Deforestation of the Brazilian Amazon and neighbouring savannah may be hurting regional corn yields, a new study has revealed.
Roughly one-fifth of Brazil's Amazon has been cleared in the last 50 years, as the country went from being a food importer to a global farming powerhouse. In terms of corn, Brazil is now the world's second largest exporter, after the United States.
But that forest-clearing, which also included more than half of the natural vegetation in the vast Cerrado savanna southeast of the Amazon, has made the region warmer.
That heat is associated with lower corn yields, researchers reported in the science journal Nature Sustainability.
"The landscape is getting a lot hotter than it should be," said study co-author Stephanie Spera, an environmental scientist with the University of Richmond. "We're messing with the system so much that we actually might not be able to continue to cultivate agriculture, specifically corn."
Drop In Corn Yields
The researchers linked the deforestation to a 5-10% drop in corn yields across most of the west-central state of Mato Grosso, Brazil's largest grains producer.
Soybean crops, which tend to be more heat-resilient, were not significantly affected, Spera said.
Spera and her colleagues used computer simulations to see how various deforestation scenarios impacted local climate conditions and crop yields, and compared those cases with how crops might have fared had no trees been cut down.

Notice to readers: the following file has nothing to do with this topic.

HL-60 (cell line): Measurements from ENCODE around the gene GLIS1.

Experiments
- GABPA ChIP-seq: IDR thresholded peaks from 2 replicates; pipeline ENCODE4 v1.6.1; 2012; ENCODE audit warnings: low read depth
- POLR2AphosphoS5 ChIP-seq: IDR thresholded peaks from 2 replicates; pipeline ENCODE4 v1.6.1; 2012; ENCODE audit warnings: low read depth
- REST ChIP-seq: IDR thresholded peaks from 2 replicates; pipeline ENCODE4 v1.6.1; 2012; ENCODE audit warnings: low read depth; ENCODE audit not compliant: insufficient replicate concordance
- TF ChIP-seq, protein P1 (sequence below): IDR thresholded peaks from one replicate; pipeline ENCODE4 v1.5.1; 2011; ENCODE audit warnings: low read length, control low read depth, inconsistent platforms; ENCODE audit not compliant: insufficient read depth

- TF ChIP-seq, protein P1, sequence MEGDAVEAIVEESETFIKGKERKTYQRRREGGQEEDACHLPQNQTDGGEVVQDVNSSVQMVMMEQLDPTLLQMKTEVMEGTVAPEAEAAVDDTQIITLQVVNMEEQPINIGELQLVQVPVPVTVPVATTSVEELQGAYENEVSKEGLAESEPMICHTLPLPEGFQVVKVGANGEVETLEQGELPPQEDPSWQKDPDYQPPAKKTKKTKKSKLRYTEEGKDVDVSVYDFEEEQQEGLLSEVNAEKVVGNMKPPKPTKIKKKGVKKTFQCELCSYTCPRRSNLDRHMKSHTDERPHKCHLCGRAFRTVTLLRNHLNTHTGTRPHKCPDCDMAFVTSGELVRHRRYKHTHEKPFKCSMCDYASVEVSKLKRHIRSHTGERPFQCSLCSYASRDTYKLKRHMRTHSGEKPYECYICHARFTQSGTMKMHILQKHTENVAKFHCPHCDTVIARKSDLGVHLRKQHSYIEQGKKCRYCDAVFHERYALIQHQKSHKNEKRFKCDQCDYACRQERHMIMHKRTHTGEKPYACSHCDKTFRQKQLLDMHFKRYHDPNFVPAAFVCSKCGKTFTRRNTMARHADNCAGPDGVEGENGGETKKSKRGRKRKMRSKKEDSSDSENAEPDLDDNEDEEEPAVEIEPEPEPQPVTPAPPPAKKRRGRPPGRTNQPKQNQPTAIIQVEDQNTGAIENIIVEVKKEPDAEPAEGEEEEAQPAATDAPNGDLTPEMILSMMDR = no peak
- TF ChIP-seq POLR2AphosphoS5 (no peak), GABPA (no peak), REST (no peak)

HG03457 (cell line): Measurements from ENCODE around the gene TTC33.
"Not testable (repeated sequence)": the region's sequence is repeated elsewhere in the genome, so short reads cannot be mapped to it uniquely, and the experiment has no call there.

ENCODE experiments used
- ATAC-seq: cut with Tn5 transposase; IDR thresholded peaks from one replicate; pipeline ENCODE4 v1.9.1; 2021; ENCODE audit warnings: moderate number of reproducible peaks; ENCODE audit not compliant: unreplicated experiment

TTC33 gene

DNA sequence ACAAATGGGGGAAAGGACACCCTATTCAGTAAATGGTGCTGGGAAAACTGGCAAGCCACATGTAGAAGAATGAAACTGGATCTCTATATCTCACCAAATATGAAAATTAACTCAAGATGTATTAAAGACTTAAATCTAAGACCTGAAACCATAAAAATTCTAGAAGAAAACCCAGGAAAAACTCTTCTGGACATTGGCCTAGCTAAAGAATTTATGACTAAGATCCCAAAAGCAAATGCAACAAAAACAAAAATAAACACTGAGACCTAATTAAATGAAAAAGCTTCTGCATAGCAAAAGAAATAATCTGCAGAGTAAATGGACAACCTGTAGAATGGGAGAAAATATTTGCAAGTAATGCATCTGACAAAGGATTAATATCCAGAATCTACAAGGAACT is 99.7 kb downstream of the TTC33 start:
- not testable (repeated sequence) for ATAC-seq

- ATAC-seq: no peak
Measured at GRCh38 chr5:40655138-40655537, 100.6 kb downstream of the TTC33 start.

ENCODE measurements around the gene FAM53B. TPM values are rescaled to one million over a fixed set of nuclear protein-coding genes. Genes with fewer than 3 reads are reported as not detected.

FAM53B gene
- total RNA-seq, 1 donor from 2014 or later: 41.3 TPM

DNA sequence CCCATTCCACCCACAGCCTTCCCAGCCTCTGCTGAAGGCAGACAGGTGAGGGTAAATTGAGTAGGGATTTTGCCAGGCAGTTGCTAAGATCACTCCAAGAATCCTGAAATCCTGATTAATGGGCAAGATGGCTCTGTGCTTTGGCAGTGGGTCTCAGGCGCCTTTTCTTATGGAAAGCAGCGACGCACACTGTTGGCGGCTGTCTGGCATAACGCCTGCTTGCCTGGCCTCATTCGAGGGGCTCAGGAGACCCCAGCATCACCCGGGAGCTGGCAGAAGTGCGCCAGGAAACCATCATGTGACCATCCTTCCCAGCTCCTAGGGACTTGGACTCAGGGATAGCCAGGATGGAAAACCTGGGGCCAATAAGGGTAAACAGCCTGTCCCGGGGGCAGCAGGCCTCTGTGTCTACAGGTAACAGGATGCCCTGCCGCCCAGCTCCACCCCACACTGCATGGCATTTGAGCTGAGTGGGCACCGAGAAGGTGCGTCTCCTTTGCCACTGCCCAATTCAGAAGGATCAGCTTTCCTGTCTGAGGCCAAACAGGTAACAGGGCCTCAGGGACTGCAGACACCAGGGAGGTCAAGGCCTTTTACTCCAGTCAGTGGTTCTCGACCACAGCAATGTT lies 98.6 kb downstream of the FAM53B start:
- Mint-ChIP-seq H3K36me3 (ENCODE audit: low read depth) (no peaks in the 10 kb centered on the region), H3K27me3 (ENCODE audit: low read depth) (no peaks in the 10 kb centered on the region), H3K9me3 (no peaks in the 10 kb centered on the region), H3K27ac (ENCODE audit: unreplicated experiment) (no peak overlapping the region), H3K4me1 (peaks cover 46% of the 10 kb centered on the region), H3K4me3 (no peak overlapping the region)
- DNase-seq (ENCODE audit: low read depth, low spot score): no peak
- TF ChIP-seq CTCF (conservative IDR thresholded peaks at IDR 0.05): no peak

The study found that conditions in 2016 included eight more 'hot nights' a year, with nighttime temperatures above 24 degrees (75.2 degrees Fahrenheit), than if the forest had remained in tact. Those higher nighttime temperatures can hinder corn's development.
The researchers also looked into future possible scenarios, including having the entire savanna or southeast Amazon cleared and converted to cropland. In those cases, corn yields were predicted to fall up to 20% in some areas of Mato Grosso.
The same deforestation that hurts crops could also harm the remaining forest as well. Tree loss can reduce the amount of moisture available to the rain cycle.
Some scientists estimate that if just 20-25% of the original total rainforest that spans parts of nine countries is destroyed, the Amazon could go into a death spiral, without enough rainfall and moisture to keep it from drying out and becoming a savanna.
"Deforestation interferes with rains and agricultural productivity," said Raoni Rajao, a professor at the Federal University of Minas Gerais who studies agriculture and environmental policy.
Deforestation in Brazil's Amazon rainforest accelerated to an 11-year high in 2019 of more than 10,000 square kilometres (2.5 million acres), an area more than six times that of London or nearly 13 times the size of New York City.
The destruction rose a further 34% in the first five months of the year, compared with the same period a year ago, preliminary government data shows.
Researchers and advocates accuse right-wing President Jair Bolsonaro, who assumed office in 2019, of encouraging the forest clearing by rolling back environmental protections.
Bolsonaro has called for more farming and mining in protected areas of the rainforest, arguing that the commercial activities will help lift Brazil's Amazon region out of poverty and that most of the rainforest remains intact.
Global warming will only exacerbate the situation. "The future of climate change is already here," Rajao said, "and the situation is likely to get worse."